On April 25, 1976, Cubs outfielder Rick Monday made the play of the game. And it was for something that doesn’t show up in the box score. That afternoon, the Cubs were playing the Dodgers in Los Angeles. In the fourth inning, two people, a father and his 11-year old son, ran onto the field, put the American flag on the ground in shallow left-center, and doused it in lighter fluid. Their first attempt to start a fire was blown out by the wind. They tried again, but before the flag could catch on fire, Rick Monday, who was playing center field, swooped in and took the flag away from the protesters.

    1. Audrey

      More than just the play of the game, the play of the century for baseball.

    1. Eric Coda

      It’s a nearly inconceivable story of valor and sacrifice, and it was never told better than by USMC Lieutenant General John Kelly back in 2010, at a Marine ceremony in St. Louis, just four days after he lost his own son to combat in Afghanistan.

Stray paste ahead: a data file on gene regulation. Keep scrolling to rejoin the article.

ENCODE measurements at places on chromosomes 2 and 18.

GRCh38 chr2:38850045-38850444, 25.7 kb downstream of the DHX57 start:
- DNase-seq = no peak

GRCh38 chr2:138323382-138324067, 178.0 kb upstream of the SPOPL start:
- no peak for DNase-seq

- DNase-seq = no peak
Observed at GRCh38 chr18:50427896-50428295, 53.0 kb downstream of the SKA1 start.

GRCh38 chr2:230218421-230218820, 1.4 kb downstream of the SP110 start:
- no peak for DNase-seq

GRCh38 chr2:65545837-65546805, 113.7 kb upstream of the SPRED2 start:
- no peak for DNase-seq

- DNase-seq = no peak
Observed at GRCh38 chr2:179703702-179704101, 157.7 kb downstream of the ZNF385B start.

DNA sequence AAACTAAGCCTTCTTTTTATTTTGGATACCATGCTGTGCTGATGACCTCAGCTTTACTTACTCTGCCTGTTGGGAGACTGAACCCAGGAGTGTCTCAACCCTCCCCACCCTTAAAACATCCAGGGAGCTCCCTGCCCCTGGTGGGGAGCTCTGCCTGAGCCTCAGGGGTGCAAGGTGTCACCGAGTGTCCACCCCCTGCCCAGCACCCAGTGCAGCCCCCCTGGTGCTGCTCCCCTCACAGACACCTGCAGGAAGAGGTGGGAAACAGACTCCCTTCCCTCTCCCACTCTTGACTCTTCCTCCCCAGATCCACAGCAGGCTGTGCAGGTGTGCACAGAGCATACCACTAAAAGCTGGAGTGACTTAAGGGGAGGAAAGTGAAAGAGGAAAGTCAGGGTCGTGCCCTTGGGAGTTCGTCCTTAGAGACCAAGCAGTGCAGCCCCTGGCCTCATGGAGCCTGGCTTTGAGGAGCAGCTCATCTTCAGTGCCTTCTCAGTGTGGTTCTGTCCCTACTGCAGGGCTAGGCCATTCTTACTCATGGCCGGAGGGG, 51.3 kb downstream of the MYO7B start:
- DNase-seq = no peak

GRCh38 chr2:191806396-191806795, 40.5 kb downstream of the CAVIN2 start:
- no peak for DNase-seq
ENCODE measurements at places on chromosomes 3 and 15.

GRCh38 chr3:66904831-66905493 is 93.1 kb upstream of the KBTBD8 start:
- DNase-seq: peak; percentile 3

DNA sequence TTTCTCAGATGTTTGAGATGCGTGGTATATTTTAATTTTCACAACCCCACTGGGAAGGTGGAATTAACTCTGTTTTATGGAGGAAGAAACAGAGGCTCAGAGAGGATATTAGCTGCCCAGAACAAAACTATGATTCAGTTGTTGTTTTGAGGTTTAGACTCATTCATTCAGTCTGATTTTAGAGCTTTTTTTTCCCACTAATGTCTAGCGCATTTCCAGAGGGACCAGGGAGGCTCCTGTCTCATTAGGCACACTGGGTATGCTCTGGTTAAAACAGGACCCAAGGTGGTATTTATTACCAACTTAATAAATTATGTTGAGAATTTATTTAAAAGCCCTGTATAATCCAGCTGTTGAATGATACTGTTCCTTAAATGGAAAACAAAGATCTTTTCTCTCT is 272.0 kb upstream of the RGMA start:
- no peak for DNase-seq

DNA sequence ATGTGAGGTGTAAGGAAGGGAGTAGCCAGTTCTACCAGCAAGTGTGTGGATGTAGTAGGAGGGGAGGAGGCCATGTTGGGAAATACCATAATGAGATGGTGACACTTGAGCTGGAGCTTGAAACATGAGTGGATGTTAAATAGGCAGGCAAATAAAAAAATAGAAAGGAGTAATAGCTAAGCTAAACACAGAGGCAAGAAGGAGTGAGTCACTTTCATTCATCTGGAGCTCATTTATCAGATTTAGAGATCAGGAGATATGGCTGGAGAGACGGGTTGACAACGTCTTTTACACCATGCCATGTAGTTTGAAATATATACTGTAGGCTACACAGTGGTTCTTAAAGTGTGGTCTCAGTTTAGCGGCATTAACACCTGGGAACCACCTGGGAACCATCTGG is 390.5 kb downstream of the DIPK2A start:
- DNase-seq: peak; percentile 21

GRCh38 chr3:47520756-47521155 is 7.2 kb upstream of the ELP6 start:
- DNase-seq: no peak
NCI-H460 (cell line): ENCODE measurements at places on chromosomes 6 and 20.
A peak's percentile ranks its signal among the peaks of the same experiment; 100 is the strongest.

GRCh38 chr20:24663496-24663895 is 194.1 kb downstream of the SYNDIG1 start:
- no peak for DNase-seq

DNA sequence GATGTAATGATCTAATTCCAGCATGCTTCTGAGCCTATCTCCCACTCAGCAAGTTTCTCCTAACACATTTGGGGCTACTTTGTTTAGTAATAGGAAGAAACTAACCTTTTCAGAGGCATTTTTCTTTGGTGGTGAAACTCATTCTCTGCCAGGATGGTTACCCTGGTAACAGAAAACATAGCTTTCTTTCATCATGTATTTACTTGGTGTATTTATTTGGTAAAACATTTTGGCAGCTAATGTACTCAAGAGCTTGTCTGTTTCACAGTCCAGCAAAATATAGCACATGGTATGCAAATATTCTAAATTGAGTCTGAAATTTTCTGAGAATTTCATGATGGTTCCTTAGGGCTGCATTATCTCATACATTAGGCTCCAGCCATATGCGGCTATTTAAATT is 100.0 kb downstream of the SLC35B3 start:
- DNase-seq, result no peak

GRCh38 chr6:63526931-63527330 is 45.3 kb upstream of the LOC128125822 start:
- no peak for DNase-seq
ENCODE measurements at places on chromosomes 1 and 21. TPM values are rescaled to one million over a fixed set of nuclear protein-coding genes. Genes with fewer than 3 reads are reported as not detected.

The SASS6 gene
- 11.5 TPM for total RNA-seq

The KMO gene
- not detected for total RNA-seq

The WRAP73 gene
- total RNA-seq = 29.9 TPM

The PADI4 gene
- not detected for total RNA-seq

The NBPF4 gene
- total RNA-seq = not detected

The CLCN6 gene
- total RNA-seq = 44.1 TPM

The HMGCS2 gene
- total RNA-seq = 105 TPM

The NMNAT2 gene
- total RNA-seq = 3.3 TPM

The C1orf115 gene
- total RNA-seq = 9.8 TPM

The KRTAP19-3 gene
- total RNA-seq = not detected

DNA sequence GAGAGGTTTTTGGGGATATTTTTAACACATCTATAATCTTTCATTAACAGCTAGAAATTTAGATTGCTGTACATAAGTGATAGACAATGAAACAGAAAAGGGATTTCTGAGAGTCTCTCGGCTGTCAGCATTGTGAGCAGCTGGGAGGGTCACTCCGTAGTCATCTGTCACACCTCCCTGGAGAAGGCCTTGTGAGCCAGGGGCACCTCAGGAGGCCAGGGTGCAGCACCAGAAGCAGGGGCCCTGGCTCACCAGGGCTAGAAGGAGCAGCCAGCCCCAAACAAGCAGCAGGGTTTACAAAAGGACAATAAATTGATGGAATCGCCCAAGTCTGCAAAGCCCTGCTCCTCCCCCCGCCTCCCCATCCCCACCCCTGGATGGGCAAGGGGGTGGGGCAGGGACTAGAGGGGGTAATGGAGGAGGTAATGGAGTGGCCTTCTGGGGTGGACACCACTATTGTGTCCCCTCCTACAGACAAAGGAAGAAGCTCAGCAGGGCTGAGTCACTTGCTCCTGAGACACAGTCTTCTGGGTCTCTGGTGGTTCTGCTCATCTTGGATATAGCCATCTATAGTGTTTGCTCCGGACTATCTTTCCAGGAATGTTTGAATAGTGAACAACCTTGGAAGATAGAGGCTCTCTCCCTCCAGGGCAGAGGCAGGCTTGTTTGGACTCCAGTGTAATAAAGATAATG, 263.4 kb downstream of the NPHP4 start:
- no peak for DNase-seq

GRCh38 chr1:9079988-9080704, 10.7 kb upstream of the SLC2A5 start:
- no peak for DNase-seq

1. José Luis Rodriguez

        Yes, and this story needs telling over and over to others so that they can appreciate what it takes to stand in the face of evil and not waver. So many of us would have such courage.

    2. Rev. Michael Cain

      A story that all young men and women should know. It shows what a real hero is about. The SNOWFLAKES in colleges around our nation should have this read to them – they can’t really read well – and told to them by a young Marine. Maybe then they will wake up and realize that they perpetuate evil.

  6. JT Patterson

    Just popped onto your website hoping to find a new article and bingo, here it is. Thanks. I sure missed your articles. Of course, all of us understand that when family comes to town, you gotta do what you gotta do to be with them. I sure hope you captured some of them on camera for the future. You can show those kids that you were there to be with them. That counts more than anything else.

    1. Kenny Foster

      Yeah, great to have Gen. Satterfield back and writing on a relevant subject.

  7. Harry Donner

    Yep, welcome back. Oh, I especially enjoyed today’s article. All I can say is great job.

  8. Forrest Gump

    Wow, great article. Welcome back, Gen. Satterfield.

    1. Gil Johnson

      Yeah, we had to put up with some other, less well-designed and less logical websites. Hey we hope you had a great time with your kids. Good to have you back in the saddle with us. 😊